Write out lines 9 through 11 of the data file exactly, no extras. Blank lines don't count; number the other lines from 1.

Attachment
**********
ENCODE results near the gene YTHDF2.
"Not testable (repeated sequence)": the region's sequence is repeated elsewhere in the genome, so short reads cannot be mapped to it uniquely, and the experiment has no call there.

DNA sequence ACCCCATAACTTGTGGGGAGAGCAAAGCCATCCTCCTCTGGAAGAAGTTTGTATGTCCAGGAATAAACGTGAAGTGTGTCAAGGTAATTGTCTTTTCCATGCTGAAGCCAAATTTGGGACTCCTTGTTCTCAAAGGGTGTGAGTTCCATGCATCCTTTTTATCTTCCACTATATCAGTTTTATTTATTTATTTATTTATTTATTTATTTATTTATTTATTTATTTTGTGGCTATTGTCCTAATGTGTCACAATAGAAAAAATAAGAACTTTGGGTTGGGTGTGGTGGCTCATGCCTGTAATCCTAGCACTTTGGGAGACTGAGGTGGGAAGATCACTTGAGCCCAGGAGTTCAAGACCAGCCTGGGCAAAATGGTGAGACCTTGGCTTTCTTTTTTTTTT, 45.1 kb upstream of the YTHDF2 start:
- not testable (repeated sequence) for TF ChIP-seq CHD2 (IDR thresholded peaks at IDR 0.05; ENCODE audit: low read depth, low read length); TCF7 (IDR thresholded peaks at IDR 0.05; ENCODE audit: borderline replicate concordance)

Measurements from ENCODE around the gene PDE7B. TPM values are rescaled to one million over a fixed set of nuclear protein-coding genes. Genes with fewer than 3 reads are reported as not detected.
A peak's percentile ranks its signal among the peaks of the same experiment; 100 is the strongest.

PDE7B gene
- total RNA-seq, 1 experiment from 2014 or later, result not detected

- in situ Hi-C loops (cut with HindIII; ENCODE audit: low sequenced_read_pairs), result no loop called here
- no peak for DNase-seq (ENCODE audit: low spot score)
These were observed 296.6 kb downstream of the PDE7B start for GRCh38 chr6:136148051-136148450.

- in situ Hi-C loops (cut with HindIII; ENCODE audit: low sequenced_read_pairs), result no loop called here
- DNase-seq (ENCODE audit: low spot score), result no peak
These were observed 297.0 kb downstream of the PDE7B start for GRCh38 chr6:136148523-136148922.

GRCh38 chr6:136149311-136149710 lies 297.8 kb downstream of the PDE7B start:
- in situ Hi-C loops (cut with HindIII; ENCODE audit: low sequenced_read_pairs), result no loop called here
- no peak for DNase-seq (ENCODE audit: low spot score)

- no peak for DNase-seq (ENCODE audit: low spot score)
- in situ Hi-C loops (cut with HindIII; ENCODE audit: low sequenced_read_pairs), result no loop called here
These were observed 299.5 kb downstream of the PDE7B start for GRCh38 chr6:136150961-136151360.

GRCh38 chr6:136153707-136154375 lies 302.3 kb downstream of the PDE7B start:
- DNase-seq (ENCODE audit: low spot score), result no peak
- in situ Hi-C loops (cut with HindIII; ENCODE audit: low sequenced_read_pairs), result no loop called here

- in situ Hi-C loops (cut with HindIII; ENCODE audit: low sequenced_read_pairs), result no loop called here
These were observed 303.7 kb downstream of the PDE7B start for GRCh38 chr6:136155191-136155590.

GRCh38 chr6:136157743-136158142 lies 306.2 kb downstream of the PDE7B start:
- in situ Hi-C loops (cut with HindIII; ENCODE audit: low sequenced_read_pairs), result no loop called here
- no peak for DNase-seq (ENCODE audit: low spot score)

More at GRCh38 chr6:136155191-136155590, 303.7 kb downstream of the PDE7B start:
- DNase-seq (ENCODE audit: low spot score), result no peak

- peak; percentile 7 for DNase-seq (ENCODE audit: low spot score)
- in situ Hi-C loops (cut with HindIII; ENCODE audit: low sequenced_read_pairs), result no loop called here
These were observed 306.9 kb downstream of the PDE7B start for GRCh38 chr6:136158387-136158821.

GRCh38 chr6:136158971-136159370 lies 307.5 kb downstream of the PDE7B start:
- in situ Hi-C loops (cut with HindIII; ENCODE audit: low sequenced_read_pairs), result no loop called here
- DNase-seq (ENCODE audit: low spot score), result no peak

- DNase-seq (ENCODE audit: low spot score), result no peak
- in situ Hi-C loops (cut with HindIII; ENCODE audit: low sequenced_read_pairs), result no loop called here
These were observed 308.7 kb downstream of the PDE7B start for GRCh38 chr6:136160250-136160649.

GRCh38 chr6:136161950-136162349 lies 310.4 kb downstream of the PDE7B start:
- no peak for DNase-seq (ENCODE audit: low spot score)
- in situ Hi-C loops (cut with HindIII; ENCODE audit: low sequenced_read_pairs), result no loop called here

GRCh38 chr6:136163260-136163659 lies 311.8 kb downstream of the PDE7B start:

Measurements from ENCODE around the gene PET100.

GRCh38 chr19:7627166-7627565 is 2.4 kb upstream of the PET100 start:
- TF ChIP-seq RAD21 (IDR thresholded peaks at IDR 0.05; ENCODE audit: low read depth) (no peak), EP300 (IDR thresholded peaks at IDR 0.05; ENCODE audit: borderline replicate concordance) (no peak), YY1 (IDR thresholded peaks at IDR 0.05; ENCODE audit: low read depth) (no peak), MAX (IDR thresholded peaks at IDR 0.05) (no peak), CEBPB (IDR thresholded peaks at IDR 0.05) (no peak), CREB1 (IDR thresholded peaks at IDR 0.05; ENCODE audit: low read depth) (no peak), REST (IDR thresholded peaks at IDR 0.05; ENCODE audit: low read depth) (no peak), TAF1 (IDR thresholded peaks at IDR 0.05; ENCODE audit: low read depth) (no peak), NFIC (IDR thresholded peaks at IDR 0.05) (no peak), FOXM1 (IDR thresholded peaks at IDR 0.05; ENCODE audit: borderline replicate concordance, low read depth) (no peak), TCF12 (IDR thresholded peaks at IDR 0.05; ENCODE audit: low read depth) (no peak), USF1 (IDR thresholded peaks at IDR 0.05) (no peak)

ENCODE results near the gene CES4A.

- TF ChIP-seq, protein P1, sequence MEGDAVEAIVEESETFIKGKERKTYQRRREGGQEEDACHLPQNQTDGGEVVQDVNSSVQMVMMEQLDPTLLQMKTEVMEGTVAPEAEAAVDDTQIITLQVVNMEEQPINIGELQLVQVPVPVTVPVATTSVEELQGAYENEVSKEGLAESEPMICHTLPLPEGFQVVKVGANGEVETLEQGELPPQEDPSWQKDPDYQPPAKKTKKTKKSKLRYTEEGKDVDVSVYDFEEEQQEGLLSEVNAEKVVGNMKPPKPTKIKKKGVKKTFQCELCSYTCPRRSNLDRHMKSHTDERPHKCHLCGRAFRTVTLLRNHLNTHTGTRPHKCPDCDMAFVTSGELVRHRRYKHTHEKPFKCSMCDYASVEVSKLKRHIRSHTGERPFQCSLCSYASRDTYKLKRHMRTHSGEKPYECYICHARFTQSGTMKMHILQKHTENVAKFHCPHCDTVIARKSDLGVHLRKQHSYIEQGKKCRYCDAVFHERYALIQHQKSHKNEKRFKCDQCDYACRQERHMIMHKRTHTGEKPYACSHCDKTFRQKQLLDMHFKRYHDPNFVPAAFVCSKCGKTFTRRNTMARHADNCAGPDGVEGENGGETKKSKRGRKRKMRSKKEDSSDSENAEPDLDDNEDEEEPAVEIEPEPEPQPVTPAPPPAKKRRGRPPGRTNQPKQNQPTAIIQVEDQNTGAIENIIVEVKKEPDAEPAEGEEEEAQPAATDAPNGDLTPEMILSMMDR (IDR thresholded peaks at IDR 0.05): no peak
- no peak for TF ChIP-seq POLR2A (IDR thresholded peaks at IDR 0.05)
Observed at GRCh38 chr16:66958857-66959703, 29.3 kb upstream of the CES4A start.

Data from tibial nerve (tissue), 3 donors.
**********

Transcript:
- in situ Hi-C loops (cut with HindIII; ENCODE audit: low sequenced_read_pairs), result no loop called here
- no peak for DNase-seq (ENCODE audit: low spot score)
These were observed 296.6 kb downstream of the PDE7B start for GRCh38 chr6:136148051-136148450.